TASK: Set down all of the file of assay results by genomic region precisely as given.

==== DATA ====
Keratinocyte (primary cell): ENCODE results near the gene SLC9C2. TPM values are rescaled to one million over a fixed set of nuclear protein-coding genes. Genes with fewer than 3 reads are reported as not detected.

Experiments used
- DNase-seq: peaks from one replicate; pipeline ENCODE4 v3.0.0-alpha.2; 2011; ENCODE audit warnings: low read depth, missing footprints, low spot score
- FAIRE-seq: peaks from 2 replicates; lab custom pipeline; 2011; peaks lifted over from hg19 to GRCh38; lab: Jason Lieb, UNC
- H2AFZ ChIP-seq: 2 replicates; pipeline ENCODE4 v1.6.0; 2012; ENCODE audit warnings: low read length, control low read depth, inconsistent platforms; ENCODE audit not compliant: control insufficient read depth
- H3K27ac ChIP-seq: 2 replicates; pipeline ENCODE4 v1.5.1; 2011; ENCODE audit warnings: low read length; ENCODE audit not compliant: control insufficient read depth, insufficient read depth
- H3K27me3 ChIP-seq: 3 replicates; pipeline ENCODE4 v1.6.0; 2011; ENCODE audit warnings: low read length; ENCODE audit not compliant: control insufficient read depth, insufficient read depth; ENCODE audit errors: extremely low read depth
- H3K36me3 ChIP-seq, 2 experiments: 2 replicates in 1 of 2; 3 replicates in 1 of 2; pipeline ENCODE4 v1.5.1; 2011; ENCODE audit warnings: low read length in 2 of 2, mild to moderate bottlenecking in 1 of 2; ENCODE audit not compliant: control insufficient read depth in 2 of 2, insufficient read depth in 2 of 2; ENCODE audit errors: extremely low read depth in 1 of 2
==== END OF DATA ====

Keratinocyte (primary cell): ENCODE results near the gene SLC9C2. TPM values are rescaled to one million over a fixed set of nuclear protein-coding genes. Genes with fewer than 3 reads are reported as not detected.

Experiments used
- DNase-seq: peaks from one replicate; pipeline ENCODE4 v3.0.0-alpha.2; 2011; ENCODE audit warnings: low read depth, missing footprints, low spot score
- FAIRE-seq: peaks from 2 replicates; lab custom pipeline; 2011; peaks lifted over from hg19 to GRCh38; lab: Jason Lieb, UNC
- H2AFZ ChIP-seq: 2 replicates; pipeline ENCODE4 v1.6.0; 2012; ENCODE audit warnings: low read length, control low read depth, inconsistent platforms; ENCODE audit not compliant: control insufficient read depth
- H3K27ac ChIP-seq: 2 replicates; pipeline ENCODE4 v1.5.1; 2011; ENCODE audit warnings: low read length; ENCODE audit not compliant: control insufficient read depth, insufficient read depth
- H3K27me3 ChIP-seq: 3 replicates; pipeline ENCODE4 v1.6.0; 2011; ENCODE audit warnings: low read length; ENCODE audit not compliant: control insufficient read depth, insufficient read depth; ENCODE audit errors: extremely low read depth
- H3K36me3 ChIP-seq, 2 experiments: 2 replicates in 1 of 2; 3 replicates in 1 of 2; pipeline ENCODE4 v1.5.1; 2011; ENCODE audit warnings: low read length in 2 of 2, mild to moderate bottlenecking in 1 of 2; ENCODE audit not compliant: control insufficient read depth in 2 of 2, insufficient read depth in 2 of 2; ENCODE audit errors: extremely low read depth in 1 of 2